Lionel Verner passed the village, branched off to the right, and entered the great iron gates which enclosed the courtyard of Deerham Court. A very unpretending entrance admitted him into a spacious hall, the hall being the largest and best part of the house. Those great iron gates and the hall would have done honour to a large mansion; and they gave an appearance of pretension to Deerham Court which it did not deserve.
Lionel opened a door on the left, and entered a small ante-room. This led him into the only really good room the house contained. It was elegantly furnished and fitted up, and its two large windows looked towards the open country, and to Deerham Hall. Seated by the fire, in a rich violet dress, a costly white lace cap shading her delicate face, that must have been so beautiful, indeed, that was beautiful still, was a lady of middle age. Her seat was low—one of those chairs we are pleased to call, commonly and irreverently, a prie-dieu. Its back was carved in arabesque foliage, and its seat was of rich violet velvet. On a small inlaid table, whose carvings were as beautiful, and its top inlaid with mosaic-work, lay a dainty handkerchief of lace, a bottle of smelling-salts, and a book turned with its face downwards, all close at the lady’s elbow. She was sitting in idleness just then—she always did sit in idleness—her face bent on the fire, her small hands, cased in white gloves, lying motionless on her lap—ay, a beautiful face once, though it had grown habitually peevish and discontented now. She turned her head when the door opened, and a flush of bloom rose to her cheeks when she saw Lionel.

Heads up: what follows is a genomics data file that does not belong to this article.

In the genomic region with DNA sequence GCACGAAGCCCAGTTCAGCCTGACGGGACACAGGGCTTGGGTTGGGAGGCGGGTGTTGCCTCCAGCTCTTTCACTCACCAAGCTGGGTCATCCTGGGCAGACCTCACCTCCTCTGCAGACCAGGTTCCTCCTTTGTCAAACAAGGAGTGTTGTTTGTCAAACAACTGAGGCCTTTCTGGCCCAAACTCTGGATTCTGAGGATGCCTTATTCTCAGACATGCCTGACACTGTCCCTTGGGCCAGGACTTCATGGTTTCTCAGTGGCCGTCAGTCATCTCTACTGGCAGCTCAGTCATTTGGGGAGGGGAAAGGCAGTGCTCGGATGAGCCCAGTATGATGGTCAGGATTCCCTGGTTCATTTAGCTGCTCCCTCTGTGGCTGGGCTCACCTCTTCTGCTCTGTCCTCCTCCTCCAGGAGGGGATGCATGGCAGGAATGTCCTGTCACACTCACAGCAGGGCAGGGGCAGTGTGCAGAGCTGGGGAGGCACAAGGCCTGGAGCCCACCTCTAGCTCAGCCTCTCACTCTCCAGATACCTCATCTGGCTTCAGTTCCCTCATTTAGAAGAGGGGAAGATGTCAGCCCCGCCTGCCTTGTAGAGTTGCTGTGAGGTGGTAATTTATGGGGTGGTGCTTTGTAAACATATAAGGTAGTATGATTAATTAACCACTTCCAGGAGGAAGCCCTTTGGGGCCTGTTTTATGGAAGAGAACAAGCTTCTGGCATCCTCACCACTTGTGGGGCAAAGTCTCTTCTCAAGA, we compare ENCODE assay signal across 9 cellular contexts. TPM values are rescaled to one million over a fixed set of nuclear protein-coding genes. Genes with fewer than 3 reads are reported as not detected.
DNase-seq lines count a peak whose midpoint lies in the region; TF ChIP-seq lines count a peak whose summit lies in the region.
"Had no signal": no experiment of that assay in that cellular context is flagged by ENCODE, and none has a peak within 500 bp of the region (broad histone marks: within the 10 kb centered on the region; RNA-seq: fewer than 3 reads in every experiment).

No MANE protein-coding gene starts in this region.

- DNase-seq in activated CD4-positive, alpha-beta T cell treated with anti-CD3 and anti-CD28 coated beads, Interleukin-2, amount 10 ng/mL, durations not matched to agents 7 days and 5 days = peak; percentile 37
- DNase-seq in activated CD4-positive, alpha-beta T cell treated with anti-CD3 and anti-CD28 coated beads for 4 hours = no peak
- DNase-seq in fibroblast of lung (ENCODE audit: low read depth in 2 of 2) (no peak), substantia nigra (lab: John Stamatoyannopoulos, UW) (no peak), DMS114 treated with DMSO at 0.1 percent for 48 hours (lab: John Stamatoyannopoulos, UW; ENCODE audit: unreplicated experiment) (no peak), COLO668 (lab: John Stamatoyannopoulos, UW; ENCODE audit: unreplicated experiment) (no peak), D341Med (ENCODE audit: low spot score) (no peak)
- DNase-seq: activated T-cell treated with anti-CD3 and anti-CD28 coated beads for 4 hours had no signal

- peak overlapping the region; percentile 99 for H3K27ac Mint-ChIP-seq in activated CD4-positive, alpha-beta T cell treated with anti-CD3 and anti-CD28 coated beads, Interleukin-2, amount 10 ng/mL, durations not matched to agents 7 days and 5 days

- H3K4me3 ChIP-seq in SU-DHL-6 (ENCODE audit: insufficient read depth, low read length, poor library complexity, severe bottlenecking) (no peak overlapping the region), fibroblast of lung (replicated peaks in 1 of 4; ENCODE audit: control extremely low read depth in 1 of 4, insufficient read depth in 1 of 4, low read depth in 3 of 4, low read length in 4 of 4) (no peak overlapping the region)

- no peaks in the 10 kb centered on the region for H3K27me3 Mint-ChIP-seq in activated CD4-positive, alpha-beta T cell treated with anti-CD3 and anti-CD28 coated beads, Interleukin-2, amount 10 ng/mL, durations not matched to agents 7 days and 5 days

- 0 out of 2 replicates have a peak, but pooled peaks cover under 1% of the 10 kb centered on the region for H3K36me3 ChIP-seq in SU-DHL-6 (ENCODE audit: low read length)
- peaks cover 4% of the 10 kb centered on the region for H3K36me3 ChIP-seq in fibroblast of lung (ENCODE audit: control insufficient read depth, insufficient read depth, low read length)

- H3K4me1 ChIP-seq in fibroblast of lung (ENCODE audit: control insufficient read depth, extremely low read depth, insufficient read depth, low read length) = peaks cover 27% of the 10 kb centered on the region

He went up and kissed her. He loved her much. She loved him, too, better than she loved anything in life; and she drew a chair close to her, and he sat down, bending towards her. There was not much likeness between them, the mother and the son; both were very good-looking, but not alike.
“You see, mother mine, I am not late, as you prophesied I should be,” said he, with one of his sweetest smiles.
“You would have been, Lionel, but for my warning. I’m sure I wish—I wish she was not coming! She must remember the old days in India, and will perceive the difference.”
“She will scarcely remember India, when you were there. She is only a child yet, isn’t she?”
“You know nothing about it, Lionel,” was the querulous answer. “Whether she remembers or not, will she expect to see me in such a house, in such a position as this? It is at these seasons, when people are coming here, who know what I have been and ought to be, that I feel all the humiliation of my poverty. Lucy Tempest is nineteen.”
Lionel Verner knew that it was of no use to argue with his mother, when she began upon that most unsatisfactory topic, her position; which included what she called her “poverty” and her “wrongs.” Though, in truth, not a day passed but she broke out upon it.